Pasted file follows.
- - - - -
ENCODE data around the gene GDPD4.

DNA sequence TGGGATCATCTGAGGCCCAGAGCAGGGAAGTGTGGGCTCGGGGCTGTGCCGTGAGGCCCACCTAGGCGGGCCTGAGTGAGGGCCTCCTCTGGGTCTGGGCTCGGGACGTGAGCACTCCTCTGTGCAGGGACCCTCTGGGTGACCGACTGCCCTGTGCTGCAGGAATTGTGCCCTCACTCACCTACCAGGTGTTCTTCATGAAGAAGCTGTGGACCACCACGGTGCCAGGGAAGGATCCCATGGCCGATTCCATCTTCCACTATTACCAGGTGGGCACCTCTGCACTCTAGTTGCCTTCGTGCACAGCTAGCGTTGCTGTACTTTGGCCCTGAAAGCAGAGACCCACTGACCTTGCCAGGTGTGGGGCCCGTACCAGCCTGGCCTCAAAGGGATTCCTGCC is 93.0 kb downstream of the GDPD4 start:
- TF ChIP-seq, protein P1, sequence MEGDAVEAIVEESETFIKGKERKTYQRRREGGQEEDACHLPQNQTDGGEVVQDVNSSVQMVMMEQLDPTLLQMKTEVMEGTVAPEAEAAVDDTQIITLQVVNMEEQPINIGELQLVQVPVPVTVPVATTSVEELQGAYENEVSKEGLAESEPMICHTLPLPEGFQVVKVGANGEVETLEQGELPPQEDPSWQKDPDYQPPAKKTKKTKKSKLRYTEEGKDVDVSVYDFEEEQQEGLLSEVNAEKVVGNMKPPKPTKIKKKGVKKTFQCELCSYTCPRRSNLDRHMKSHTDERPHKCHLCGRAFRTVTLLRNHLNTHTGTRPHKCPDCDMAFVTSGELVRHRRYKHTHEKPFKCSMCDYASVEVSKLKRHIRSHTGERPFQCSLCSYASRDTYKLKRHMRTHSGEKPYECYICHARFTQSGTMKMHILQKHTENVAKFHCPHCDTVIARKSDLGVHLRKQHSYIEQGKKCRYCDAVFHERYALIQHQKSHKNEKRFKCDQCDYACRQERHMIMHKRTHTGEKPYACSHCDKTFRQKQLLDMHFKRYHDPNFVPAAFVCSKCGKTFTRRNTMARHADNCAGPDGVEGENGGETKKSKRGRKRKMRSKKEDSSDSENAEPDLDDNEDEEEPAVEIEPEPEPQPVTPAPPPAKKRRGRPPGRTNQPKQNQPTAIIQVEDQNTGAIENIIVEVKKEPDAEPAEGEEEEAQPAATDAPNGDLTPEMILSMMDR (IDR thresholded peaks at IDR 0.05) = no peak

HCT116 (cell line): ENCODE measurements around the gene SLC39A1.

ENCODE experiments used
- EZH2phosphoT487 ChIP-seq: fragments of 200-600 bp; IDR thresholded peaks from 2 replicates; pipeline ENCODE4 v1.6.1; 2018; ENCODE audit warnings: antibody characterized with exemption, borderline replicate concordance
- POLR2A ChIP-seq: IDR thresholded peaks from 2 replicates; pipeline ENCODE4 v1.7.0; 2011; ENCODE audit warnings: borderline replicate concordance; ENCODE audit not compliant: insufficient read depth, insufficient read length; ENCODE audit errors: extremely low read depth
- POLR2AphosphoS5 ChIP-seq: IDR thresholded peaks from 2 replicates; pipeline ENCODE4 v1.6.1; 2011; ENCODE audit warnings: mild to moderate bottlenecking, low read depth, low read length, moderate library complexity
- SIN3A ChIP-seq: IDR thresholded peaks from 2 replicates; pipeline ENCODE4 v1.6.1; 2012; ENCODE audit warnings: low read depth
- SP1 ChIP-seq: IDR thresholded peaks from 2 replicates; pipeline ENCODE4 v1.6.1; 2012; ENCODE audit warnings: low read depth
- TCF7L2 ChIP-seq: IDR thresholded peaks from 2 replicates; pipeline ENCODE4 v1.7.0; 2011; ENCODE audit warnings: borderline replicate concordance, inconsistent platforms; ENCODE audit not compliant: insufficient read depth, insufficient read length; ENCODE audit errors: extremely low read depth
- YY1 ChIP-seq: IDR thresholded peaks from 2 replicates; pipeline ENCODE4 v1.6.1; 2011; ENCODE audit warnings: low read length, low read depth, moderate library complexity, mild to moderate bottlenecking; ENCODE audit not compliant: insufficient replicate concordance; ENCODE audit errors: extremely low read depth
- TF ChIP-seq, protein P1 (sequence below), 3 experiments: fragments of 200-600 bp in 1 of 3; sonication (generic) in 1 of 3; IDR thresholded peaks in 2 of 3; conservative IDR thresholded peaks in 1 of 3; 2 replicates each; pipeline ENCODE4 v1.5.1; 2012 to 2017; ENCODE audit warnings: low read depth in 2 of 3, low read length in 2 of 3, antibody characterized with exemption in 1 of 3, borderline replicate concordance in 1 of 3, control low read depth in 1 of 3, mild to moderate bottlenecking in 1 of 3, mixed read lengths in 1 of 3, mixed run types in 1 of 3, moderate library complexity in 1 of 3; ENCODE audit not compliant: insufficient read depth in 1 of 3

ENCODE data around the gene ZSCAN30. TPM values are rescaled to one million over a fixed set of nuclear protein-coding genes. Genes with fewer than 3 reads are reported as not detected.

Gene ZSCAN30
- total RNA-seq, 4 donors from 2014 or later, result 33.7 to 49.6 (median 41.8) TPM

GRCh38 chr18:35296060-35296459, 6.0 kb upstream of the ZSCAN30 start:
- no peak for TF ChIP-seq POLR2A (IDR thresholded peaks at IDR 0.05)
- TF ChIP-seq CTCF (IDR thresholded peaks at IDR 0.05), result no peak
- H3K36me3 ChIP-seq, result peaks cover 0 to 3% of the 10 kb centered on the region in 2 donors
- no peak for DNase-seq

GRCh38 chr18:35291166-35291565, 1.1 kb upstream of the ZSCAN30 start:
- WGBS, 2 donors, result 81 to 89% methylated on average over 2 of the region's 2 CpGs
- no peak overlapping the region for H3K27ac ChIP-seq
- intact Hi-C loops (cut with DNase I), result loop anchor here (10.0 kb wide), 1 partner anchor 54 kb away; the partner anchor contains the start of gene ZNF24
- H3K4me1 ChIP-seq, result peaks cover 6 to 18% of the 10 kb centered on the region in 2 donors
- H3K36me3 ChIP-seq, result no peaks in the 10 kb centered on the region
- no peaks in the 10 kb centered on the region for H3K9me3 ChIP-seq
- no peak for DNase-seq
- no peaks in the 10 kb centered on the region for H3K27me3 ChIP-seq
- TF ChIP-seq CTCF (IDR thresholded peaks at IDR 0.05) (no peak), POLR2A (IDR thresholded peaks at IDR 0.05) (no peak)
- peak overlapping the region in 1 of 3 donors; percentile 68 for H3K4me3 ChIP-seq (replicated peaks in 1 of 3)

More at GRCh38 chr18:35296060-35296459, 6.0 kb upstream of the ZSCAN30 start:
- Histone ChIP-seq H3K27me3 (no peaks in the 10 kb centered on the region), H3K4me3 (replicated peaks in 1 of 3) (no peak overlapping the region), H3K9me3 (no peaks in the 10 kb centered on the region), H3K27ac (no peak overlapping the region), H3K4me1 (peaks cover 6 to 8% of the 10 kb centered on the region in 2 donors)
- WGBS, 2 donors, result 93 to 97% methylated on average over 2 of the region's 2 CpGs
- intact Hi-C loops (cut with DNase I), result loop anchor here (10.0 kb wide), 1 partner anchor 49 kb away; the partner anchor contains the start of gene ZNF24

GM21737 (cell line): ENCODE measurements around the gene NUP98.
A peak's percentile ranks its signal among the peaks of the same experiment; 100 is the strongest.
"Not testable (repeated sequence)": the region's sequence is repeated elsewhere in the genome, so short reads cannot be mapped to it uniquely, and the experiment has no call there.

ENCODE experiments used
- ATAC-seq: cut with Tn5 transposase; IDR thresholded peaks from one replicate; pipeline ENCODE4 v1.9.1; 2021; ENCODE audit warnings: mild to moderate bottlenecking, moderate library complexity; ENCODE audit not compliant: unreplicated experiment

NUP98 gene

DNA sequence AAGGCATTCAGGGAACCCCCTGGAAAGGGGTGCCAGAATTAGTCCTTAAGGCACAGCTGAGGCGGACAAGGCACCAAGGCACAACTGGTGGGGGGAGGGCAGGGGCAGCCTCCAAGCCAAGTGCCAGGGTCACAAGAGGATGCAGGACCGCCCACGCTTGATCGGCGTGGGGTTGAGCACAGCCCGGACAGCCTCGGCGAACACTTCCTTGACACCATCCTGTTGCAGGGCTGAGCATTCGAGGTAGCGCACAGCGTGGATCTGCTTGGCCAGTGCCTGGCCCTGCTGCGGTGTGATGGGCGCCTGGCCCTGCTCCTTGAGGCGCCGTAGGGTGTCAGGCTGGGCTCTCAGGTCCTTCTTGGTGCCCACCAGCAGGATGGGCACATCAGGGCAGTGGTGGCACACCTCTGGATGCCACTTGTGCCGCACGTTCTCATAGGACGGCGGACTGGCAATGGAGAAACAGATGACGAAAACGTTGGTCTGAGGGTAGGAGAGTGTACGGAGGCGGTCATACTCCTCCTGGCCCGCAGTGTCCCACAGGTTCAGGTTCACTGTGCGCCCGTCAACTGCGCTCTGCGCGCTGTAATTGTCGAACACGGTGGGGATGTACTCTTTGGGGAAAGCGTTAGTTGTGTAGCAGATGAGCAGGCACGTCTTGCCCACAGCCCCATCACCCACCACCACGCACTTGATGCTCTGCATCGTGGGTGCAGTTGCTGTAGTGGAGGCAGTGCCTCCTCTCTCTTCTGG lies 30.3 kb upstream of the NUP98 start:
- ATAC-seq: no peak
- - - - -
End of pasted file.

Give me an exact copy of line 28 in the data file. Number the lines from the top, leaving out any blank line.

- no peaks in the 10 kb centered on the region for H3K9me3 ChIP-seq